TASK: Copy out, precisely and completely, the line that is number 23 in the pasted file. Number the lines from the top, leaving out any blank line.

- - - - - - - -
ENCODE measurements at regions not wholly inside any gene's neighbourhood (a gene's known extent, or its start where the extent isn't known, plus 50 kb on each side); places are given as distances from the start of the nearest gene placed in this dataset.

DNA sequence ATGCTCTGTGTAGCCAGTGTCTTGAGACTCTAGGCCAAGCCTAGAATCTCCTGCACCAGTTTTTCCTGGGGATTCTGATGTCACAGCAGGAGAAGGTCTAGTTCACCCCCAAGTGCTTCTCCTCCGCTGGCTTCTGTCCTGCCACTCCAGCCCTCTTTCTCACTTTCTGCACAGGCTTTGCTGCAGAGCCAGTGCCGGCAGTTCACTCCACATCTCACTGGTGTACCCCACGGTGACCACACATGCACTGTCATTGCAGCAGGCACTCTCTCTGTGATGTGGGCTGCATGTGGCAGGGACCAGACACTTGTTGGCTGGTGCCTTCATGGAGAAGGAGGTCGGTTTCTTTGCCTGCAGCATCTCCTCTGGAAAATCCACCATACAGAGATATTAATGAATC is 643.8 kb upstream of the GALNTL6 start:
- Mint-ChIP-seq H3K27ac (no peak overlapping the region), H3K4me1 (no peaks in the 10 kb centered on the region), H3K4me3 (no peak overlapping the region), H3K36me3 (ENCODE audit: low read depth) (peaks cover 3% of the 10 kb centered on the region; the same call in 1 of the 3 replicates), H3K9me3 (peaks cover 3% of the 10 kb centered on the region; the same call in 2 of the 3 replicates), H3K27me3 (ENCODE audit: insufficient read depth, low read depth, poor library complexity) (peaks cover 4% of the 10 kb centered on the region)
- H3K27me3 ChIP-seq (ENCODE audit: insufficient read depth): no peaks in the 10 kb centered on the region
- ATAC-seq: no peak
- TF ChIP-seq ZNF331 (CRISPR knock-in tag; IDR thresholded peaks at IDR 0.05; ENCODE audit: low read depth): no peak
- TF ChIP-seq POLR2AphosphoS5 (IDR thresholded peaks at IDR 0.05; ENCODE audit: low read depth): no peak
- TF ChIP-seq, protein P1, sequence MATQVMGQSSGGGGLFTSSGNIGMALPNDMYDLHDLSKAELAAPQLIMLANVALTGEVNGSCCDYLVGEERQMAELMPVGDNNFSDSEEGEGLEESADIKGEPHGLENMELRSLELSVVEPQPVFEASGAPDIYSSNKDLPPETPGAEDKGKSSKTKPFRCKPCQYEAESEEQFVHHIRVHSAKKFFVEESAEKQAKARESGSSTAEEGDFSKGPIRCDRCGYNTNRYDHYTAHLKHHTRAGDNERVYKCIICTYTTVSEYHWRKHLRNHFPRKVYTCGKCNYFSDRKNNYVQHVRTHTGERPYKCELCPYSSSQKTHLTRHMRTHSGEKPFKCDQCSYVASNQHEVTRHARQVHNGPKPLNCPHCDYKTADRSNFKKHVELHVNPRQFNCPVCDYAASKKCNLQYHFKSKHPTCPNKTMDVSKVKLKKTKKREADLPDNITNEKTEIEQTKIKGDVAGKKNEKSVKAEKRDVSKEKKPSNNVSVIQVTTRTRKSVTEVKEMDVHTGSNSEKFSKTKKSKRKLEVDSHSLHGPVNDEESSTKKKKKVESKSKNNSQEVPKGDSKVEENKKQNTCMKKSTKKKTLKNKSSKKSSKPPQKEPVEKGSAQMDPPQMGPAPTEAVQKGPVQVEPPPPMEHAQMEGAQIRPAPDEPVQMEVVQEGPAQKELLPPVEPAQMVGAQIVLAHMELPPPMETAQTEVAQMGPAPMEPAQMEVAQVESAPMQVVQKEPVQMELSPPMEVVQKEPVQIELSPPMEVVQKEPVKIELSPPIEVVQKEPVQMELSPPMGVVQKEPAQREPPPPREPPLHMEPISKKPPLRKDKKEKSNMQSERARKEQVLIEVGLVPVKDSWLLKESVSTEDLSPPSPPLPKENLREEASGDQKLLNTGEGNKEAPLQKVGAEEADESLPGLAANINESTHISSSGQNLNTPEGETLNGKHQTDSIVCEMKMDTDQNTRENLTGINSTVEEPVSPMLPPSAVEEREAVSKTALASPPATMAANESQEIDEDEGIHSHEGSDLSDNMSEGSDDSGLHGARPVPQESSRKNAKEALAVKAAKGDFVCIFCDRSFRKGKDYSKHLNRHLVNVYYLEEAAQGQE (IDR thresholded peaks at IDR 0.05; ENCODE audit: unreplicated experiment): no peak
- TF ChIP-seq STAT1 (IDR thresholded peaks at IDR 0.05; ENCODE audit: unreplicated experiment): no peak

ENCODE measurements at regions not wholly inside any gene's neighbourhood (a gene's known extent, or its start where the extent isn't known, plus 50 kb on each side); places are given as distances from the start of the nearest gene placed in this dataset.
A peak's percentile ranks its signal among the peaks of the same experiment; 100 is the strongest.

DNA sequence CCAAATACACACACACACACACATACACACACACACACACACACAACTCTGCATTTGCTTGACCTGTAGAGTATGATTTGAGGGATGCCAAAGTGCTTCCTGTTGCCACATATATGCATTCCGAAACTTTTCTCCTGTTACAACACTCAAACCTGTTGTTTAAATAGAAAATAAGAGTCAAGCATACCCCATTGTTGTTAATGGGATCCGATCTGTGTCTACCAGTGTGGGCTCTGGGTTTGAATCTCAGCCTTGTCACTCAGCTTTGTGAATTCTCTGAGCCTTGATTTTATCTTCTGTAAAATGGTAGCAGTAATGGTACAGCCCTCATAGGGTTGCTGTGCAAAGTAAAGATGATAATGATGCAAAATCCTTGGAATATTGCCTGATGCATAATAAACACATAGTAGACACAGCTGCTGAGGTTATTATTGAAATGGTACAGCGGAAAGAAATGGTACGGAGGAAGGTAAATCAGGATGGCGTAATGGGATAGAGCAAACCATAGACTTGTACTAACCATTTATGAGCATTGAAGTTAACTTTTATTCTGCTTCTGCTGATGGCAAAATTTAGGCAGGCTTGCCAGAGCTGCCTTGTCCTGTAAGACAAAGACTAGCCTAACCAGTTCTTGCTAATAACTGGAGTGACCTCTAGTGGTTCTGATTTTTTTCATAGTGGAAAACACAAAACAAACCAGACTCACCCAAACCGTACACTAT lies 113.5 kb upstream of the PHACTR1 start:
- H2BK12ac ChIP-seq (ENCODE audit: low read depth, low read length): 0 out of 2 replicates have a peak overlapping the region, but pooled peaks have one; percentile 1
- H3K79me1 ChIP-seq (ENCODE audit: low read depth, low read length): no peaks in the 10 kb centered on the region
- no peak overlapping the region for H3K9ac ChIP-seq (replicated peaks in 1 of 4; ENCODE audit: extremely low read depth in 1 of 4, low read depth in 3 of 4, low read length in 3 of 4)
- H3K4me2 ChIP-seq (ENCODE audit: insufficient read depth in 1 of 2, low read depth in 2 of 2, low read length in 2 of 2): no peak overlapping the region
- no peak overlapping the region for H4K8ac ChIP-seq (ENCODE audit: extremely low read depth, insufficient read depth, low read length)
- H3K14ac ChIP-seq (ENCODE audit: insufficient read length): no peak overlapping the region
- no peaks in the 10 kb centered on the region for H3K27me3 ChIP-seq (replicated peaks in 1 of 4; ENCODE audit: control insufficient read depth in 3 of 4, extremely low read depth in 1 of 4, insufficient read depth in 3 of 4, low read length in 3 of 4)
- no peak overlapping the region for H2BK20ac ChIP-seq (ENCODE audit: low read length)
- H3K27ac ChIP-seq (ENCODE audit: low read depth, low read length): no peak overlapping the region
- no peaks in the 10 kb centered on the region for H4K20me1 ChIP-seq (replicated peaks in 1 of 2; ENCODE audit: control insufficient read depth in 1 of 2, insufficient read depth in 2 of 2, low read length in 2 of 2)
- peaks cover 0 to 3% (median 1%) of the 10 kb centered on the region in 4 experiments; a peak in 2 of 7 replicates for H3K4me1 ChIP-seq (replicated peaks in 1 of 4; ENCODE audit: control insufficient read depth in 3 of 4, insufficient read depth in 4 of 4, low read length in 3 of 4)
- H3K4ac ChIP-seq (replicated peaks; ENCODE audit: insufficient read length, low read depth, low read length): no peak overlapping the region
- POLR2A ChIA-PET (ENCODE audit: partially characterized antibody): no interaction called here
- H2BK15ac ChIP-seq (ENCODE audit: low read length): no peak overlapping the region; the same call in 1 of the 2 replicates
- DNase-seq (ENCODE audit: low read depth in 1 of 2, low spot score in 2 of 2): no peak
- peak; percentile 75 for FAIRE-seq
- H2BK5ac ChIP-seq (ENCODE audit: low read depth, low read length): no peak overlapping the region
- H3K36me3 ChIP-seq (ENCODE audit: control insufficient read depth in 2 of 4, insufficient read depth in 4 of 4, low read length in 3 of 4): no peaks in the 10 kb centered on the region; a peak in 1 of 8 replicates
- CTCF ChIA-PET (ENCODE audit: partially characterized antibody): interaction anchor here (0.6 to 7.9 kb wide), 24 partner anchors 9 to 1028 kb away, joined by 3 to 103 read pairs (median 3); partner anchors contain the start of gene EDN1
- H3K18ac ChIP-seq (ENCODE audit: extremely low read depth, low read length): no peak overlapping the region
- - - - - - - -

- peaks cover 0 to 3% (median 1%) of the 10 kb centered on the region in 4 experiments; a peak in 2 of 7 replicates for H3K4me1 ChIP-seq (replicated peaks in 1 of 4; ENCODE audit: control insufficient read depth in 3 of 4, insufficient read depth in 4 of 4, low read length in 3 of 4)